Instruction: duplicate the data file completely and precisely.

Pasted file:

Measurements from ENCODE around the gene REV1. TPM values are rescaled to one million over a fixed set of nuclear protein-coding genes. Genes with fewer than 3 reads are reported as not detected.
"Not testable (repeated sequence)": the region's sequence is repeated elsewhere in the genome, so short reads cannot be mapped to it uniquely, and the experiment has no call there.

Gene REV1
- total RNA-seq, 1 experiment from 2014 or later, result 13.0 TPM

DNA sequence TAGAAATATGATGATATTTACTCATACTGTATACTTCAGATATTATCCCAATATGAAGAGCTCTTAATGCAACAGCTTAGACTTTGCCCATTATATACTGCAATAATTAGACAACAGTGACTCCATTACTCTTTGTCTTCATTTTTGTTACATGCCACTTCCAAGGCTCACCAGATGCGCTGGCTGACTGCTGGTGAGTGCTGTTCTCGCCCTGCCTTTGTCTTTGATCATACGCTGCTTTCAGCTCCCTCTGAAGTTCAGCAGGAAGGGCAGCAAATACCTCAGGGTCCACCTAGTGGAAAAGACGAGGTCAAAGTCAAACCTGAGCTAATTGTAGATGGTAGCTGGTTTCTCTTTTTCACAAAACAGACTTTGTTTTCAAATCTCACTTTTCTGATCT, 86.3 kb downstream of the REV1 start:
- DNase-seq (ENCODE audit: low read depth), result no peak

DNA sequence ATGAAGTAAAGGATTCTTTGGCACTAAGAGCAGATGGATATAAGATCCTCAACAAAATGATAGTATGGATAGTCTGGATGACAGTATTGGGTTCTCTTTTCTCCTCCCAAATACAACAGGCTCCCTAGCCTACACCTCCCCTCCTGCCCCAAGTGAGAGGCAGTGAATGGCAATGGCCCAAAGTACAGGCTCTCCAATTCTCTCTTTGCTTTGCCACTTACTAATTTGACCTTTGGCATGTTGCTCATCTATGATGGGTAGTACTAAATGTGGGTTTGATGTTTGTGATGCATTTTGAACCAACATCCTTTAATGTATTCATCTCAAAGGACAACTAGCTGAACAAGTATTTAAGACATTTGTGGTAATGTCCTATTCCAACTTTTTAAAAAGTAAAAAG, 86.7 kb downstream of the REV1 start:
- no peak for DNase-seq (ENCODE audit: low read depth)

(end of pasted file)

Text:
Measurements from ENCODE around the gene REV1. TPM values are rescaled to one million over a fixed set of nuclear protein-coding genes. Genes with fewer than 3 reads are reported as not detected.
"Not testable (repeated sequence)": the region's sequence is repeated elsewhere in the genome, so short reads cannot be mapped to it uniquely, and the experiment has no call there.

Gene REV1
- total RNA-seq, 1 experiment from 2014 or later, result 13.0 TPM

DNA sequence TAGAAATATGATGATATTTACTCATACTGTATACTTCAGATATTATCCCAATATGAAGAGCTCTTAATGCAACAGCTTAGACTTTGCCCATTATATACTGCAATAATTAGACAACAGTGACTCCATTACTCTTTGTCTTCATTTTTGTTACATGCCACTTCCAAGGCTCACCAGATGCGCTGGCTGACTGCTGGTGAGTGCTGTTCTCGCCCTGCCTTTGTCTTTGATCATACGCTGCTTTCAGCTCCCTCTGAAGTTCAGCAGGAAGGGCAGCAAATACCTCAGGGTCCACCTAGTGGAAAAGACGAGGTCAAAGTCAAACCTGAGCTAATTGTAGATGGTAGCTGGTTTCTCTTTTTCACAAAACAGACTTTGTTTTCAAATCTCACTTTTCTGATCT, 86.3 kb downstream of the REV1 start:
- DNase-seq (ENCODE audit: low read depth), result no peak

DNA sequence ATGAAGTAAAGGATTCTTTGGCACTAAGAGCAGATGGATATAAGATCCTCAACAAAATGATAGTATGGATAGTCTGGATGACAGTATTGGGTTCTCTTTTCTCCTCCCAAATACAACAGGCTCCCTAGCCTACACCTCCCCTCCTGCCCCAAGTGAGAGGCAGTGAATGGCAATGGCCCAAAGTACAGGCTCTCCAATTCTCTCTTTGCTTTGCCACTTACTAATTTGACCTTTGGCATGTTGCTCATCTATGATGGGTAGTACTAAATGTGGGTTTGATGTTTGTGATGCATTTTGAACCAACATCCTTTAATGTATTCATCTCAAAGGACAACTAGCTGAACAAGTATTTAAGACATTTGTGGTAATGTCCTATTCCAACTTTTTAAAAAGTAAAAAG, 86.7 kb downstream of the REV1 start:
- no peak for DNase-seq (ENCODE audit: low read depth)